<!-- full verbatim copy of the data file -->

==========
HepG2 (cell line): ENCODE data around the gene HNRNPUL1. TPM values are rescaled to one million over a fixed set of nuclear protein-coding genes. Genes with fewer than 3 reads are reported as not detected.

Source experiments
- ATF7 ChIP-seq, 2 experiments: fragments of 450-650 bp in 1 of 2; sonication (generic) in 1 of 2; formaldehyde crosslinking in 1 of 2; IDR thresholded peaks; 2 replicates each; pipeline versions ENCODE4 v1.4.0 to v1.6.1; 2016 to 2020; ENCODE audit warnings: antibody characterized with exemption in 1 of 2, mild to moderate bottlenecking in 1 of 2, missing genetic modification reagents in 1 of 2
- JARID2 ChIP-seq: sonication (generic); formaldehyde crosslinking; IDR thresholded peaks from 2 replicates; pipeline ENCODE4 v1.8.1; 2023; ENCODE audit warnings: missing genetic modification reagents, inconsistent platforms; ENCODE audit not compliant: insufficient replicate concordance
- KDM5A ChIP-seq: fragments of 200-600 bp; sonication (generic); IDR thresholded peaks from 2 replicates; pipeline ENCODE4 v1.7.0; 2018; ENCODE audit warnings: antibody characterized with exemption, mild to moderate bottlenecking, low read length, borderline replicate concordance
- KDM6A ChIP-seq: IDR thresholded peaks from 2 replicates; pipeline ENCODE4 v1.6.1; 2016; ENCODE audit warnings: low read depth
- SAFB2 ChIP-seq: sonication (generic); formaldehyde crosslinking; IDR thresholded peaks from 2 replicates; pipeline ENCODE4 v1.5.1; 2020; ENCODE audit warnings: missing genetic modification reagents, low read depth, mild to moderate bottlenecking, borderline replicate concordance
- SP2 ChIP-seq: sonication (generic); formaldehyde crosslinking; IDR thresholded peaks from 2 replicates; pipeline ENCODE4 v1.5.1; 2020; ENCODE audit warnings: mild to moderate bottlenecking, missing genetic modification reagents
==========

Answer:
HepG2 (cell line): ENCODE data around the gene HNRNPUL1. TPM values are rescaled to one million over a fixed set of nuclear protein-coding genes. Genes with fewer than 3 reads are reported as not detected.

Source experiments
- ATF7 ChIP-seq, 2 experiments: fragments of 450-650 bp in 1 of 2; sonication (generic) in 1 of 2; formaldehyde crosslinking in 1 of 2; IDR thresholded peaks; 2 replicates each; pipeline versions ENCODE4 v1.4.0 to v1.6.1; 2016 to 2020; ENCODE audit warnings: antibody characterized with exemption in 1 of 2, mild to moderate bottlenecking in 1 of 2, missing genetic modification reagents in 1 of 2
- JARID2 ChIP-seq: sonication (generic); formaldehyde crosslinking; IDR thresholded peaks from 2 replicates; pipeline ENCODE4 v1.8.1; 2023; ENCODE audit warnings: missing genetic modification reagents, inconsistent platforms; ENCODE audit not compliant: insufficient replicate concordance
- KDM5A ChIP-seq: fragments of 200-600 bp; sonication (generic); IDR thresholded peaks from 2 replicates; pipeline ENCODE4 v1.7.0; 2018; ENCODE audit warnings: antibody characterized with exemption, mild to moderate bottlenecking, low read length, borderline replicate concordance
- KDM6A ChIP-seq: IDR thresholded peaks from 2 replicates; pipeline ENCODE4 v1.6.1; 2016; ENCODE audit warnings: low read depth
- SAFB2 ChIP-seq: sonication (generic); formaldehyde crosslinking; IDR thresholded peaks from 2 replicates; pipeline ENCODE4 v1.5.1; 2020; ENCODE audit warnings: missing genetic modification reagents, low read depth, mild to moderate bottlenecking, borderline replicate concordance
- SP2 ChIP-seq: sonication (generic); formaldehyde crosslinking; IDR thresholded peaks from 2 replicates; pipeline ENCODE4 v1.5.1; 2020; ENCODE audit warnings: mild to moderate bottlenecking, missing genetic modification reagents